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Pediatrics. 2000 Feb;105(2):E25.

Intestinal transplantation for short gut syndrome attributable to necrotizing enterocolitis.

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Department of Surgery, Division of Liver and Gastrointestinal Transplantation, University of Miami School of Medicine, Miami, Florida 33136, USA.



Necrotizing enterocolitis (NEC) is a life-threatening condition of the neonatal age, which frequently requires surgical intervention. After extensive bowel resection, a small proportion of these patients may develop chronic short gut syndrome (SGS) and require chronic total parenteral nutrition (TPN) use. Intestinal transplantation has been performed in these patients as a life-saving option. This study reviews our experience with intestinal transplantation for SGS attributable to NEC emphasizing the mode of presentation, natural history, timing, and outcome.


A retrospective chart review was performed for all pediatric patients who underwent small bowel transplantation for NEC at the University of Miami between August 1994 and March 1999.


Eleven transplants were performed for 10 patients with NEC (8 male and 2 female; median age: 1.75 years [range: 10 months to 10. 1 years]). Procedures performed were isolated intestinal transplants (n = 2), combined liver-intestinal transplants (n = 6), and multivisceral transplants (n = 3). All patients were born prematurely with median birth weight of 1.640 kg (range: 810 g to 2. 730 kg). They developed NEC in the first few days of life and subsequently underwent an average of 5 surgeries per patient before transplant. Transplant was indicated for liver failure in 8 patients and recurrent central line sepsis in 2 others. At present, 6 patients are alive with an overall 1-year and 3-year actuarial survival of 60% and a median follow-up of 29 months (range: 9-46 months). Six children have been weaned off TPN after a median time of 71 days (range: 19-131) from transplantation. All survivors are at home with functional grafts.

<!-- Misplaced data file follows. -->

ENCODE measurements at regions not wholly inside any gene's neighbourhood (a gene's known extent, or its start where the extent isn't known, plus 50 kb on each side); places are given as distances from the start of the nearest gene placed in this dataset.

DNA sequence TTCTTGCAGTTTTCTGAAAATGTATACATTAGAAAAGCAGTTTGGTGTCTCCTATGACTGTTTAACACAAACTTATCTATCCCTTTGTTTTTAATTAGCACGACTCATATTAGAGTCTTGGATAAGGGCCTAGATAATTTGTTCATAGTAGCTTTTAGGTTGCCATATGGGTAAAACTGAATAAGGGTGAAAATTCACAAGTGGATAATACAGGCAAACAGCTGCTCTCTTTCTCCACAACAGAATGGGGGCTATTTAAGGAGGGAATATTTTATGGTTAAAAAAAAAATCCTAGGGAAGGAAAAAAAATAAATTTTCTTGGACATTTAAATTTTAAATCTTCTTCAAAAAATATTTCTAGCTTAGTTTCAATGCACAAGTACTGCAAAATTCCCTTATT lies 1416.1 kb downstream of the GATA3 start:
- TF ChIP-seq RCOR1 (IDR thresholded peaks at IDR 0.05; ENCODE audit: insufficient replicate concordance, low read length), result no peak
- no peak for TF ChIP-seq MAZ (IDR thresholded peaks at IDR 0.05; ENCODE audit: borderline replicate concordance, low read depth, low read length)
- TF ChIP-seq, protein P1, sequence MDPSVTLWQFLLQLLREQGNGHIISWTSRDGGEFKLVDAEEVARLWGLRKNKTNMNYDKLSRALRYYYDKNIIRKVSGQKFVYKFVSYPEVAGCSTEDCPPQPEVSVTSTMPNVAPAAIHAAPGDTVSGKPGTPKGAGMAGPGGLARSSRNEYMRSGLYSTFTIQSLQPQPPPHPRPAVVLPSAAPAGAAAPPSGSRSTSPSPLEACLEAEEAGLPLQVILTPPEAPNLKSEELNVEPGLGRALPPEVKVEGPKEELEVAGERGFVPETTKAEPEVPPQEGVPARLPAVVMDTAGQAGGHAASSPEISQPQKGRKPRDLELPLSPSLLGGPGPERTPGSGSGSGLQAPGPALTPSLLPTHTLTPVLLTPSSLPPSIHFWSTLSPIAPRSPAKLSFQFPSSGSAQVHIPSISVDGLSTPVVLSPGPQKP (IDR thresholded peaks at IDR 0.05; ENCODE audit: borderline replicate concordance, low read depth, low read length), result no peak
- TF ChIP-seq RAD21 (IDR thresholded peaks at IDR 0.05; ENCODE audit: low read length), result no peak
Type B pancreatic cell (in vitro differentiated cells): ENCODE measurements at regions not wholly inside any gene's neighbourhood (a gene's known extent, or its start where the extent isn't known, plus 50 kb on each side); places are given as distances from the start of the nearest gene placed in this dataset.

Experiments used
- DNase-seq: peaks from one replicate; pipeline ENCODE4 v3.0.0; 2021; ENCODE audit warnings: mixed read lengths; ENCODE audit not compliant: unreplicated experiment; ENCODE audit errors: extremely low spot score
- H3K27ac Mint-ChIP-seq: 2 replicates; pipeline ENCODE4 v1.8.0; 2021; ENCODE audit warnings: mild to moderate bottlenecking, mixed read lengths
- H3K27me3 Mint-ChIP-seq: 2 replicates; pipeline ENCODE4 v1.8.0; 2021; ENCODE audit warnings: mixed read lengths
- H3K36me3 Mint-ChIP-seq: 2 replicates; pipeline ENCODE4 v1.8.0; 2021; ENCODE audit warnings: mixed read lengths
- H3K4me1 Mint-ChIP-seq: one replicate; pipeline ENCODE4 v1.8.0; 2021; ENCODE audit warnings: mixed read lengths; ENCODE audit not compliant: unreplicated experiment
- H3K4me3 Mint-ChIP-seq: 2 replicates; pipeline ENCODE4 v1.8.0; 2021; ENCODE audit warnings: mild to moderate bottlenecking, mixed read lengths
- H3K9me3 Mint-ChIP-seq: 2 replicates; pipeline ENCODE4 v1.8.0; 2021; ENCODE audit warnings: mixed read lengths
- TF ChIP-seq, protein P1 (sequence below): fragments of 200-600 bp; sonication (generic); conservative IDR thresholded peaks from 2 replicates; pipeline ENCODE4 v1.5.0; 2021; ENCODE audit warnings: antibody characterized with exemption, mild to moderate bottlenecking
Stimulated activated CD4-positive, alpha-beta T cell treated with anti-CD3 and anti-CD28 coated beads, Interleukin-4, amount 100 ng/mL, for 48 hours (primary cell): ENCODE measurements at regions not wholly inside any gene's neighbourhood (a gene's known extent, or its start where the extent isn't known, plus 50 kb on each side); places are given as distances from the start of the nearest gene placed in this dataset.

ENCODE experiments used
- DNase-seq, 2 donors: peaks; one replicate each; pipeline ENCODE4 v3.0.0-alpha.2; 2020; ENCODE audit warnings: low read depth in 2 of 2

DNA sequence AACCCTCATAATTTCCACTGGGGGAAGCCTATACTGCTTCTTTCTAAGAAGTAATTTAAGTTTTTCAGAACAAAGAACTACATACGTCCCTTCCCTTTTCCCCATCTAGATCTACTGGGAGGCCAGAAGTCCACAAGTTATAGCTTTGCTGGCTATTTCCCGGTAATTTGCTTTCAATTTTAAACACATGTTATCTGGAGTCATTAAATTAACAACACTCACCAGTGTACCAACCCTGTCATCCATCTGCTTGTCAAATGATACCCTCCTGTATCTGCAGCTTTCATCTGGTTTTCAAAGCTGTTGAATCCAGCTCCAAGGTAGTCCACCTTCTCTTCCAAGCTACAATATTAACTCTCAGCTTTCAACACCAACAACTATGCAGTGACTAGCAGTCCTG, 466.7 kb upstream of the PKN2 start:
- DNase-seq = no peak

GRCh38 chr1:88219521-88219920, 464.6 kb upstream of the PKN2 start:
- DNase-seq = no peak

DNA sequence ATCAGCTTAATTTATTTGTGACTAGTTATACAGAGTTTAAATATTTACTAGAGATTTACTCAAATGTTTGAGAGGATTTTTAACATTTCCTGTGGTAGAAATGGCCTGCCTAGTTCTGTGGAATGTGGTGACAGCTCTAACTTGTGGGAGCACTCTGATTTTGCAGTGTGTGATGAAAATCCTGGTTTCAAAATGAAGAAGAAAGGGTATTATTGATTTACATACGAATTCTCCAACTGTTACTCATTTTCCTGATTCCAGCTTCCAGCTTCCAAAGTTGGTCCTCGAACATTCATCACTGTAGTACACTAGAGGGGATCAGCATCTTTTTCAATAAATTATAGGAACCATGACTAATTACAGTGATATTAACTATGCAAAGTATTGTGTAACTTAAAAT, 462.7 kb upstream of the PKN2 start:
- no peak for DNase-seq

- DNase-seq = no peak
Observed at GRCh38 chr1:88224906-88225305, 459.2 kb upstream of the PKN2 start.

Intestinal transplantation provided a reasonable outcome in patients with NEC-associated SGS who had already developed life-threatening complications related to TPN. Intestinal transplantation replaced the diseased intestine and liver, enfranchised patients from TPN, and conferred improved quality of life. These patients should be actively considered for intestinal transplantation and referred to a transplant center as soon as possible.

[Indexed for MEDLINE]

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